The graceful and fluid forms of the Fountain of Light and Water (frequently called Bartholdi Fountain) are based on Classical and Renaissance sculpture. The cast-iron fountain weighs more than 15 tons and stands 30 feet tall. It is an elegant expression of the Gilded Age and was intended as an allegory of light and water. The fountain appears on lists of American and international historically significant landmarks.
Frédéric Auguste Bartholdi (1834-1904) is best known for creating the Statue of Liberty. Bartholdi created this cast-iron fountain for the 1876 Centennial Exposition in Philadelphia. The fountain, cast in Paris by A. Durenne, weighs 30,440 pounds, stands 30 feet high, and has caryatid figures 11 feet in height. Bartholdi saw its combination of iron, gas light and water as symbolically appropriate for a modern city.
The fountain was purchased by the U.S. Congress for $6,000 at the suggestion of Frederick Law Olmsted, the famous landscape architect who designed the U.S. Capitol Grounds. It was moved to Washington, D.C., in 1877 and placed at the base of Capitol Hill on what used to be Botanic Garden grounds.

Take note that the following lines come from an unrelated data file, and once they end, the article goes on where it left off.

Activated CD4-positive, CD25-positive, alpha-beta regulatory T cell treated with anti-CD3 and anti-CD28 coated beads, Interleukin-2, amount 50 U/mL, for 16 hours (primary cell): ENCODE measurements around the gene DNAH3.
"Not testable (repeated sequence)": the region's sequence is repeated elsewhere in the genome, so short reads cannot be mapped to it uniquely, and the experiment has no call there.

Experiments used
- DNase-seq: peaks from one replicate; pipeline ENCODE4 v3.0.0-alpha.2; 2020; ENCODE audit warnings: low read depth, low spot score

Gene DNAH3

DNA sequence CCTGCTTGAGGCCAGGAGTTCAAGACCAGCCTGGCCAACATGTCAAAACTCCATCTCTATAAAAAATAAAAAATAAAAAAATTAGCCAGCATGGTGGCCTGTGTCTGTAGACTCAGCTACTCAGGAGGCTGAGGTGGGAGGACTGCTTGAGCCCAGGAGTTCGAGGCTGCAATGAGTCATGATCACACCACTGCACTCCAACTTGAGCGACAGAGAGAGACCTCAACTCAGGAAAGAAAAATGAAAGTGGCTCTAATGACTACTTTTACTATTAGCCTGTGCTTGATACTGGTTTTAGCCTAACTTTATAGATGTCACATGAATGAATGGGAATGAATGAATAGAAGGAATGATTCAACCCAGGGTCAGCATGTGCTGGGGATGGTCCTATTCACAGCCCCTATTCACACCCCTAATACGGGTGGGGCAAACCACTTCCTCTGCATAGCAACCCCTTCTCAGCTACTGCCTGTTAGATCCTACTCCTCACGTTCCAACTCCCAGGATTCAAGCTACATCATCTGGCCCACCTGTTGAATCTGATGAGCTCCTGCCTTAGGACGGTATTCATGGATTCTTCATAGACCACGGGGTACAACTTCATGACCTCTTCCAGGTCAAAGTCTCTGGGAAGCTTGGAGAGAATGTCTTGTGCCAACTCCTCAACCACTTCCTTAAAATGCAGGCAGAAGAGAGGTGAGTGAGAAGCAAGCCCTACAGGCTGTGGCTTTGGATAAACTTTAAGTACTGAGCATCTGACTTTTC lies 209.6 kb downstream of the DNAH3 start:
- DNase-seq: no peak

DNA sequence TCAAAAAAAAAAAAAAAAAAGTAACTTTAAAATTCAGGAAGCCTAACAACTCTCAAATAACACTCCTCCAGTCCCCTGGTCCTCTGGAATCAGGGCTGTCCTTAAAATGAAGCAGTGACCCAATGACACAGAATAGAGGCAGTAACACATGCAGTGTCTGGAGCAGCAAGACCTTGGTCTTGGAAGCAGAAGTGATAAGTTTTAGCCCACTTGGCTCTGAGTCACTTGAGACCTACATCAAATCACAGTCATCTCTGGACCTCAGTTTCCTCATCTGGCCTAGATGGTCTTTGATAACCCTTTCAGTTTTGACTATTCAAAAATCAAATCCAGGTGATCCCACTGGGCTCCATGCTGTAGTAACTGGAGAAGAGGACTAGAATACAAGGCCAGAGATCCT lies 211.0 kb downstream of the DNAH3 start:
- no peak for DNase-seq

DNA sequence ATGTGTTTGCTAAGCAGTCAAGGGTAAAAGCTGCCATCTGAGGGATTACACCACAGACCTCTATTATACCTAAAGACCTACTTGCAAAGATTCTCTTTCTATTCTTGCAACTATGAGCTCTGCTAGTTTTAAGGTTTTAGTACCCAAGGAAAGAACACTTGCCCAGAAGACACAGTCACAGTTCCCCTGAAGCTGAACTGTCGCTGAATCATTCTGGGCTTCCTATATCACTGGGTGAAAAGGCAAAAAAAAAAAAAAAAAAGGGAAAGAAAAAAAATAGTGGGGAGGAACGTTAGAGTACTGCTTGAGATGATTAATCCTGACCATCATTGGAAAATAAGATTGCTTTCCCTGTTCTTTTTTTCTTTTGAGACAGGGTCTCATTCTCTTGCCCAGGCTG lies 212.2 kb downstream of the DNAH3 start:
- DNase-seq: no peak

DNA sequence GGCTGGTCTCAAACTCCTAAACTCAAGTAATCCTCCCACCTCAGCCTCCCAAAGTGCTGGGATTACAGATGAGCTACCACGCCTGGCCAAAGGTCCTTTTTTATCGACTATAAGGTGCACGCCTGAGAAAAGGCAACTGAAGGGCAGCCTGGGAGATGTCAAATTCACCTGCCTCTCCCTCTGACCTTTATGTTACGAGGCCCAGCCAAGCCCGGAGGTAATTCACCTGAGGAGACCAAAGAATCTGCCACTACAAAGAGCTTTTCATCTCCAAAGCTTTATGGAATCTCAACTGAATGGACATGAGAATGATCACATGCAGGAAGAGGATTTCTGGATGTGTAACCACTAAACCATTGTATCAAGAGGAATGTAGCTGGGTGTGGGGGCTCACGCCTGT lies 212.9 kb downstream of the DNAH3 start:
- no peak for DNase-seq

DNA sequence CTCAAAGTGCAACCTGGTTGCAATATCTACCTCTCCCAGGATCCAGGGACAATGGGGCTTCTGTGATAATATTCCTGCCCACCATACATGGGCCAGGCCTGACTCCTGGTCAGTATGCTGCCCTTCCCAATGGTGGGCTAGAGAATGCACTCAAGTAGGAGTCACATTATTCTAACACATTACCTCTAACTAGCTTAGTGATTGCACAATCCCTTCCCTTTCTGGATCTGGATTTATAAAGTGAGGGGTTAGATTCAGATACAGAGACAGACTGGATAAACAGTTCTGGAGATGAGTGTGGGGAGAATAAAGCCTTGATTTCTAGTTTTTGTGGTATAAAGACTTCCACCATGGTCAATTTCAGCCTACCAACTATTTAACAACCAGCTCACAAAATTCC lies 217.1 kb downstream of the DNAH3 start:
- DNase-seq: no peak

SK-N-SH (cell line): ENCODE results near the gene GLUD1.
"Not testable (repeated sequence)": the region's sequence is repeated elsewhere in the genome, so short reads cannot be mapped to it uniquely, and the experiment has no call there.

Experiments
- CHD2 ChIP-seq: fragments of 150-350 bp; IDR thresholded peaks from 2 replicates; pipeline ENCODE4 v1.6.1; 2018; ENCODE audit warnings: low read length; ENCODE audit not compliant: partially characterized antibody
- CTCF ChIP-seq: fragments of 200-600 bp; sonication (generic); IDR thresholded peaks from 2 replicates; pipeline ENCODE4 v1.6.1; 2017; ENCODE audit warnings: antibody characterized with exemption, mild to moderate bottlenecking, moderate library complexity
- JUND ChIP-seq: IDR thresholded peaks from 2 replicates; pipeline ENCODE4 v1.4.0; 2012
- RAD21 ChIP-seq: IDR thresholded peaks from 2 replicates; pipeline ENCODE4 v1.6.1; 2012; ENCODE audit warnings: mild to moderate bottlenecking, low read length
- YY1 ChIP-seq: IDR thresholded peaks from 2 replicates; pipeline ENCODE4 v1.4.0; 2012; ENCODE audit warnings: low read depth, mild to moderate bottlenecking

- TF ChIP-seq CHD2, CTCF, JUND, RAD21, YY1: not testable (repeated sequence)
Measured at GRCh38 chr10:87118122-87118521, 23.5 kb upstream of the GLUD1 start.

The gas lamps, lighted by battery in 1881, made the fountain a popular attraction at night. The lights surrounding the basin were added in 1886, and the round glass globes replaced the original gas fixtures when the fountain was completely electrified in 1915.
During the relocation of the Botanic Garden in 1927, the fountain was dismantled and erected in its present location in 1932. Over the years, the fountain was regularly repaired and maintained.
From 2008 to 2011, it was taken off-site for a full restoration and updated with energy-efficient systems and water treatment technology. This work ensures that Bartholdi Fountain will continue to provide enjoyment for many years to come.